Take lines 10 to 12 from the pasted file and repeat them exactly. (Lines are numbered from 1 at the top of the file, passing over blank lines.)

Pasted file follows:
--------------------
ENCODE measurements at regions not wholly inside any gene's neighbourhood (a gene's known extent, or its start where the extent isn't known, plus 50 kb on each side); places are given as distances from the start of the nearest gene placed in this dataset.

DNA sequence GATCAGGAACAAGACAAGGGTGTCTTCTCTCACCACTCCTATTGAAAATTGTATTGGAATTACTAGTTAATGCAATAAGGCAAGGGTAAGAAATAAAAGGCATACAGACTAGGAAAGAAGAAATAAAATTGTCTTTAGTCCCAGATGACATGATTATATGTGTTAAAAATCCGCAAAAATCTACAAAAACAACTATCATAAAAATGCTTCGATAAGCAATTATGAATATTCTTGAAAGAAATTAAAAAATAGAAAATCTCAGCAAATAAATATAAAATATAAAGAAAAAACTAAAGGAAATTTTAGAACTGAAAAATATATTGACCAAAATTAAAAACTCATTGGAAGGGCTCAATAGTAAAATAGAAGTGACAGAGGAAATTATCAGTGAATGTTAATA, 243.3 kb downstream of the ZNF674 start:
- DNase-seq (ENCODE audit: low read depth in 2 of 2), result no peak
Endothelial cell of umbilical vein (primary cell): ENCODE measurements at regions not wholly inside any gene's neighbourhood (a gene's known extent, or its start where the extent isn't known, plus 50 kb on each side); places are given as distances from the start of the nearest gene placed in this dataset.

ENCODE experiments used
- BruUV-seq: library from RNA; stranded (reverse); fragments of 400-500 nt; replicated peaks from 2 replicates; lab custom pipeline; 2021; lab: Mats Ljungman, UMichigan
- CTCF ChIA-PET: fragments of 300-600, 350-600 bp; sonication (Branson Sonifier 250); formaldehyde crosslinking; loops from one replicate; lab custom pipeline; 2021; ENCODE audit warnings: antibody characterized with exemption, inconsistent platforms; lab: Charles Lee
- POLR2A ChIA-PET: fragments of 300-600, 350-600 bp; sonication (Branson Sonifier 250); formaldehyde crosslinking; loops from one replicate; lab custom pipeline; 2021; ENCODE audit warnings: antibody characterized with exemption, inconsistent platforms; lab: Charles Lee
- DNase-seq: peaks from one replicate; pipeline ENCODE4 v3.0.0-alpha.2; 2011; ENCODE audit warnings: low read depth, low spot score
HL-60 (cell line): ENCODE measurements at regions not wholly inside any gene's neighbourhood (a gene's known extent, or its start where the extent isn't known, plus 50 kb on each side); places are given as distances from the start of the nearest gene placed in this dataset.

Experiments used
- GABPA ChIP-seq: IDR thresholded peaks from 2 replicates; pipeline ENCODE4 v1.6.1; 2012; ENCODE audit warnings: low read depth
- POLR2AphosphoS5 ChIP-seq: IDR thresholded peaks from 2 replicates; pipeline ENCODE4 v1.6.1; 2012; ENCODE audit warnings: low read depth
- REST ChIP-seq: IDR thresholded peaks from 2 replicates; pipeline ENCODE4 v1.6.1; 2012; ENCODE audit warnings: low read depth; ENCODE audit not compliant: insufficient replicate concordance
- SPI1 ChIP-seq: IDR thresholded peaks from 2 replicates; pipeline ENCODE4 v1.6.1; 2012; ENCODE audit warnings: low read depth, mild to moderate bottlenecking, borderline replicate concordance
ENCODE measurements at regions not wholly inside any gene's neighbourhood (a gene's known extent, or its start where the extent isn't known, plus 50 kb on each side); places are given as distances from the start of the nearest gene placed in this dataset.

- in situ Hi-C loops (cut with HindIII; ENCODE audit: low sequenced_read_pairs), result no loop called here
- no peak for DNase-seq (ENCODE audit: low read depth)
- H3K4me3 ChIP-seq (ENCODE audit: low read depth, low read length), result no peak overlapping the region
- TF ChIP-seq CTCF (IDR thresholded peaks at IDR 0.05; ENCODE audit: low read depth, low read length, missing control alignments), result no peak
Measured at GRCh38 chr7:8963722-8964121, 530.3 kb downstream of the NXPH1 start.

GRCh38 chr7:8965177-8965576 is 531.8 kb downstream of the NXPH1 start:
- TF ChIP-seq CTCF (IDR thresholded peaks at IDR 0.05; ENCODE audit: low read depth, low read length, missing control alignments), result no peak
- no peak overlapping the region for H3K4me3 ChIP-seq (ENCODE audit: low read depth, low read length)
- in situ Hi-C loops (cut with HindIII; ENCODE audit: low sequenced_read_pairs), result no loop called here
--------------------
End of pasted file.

HL-60 (cell line): ENCODE measurements at regions not wholly inside any gene's neighbourhood (a gene's known extent, or its start where the extent isn't known, plus 50 kb on each side); places are given as distances from the start of the nearest gene placed in this dataset.

Experiments used
- GABPA ChIP-seq: IDR thresholded peaks from 2 replicates; pipeline ENCODE4 v1.6.1; 2012; ENCODE audit warnings: low read depth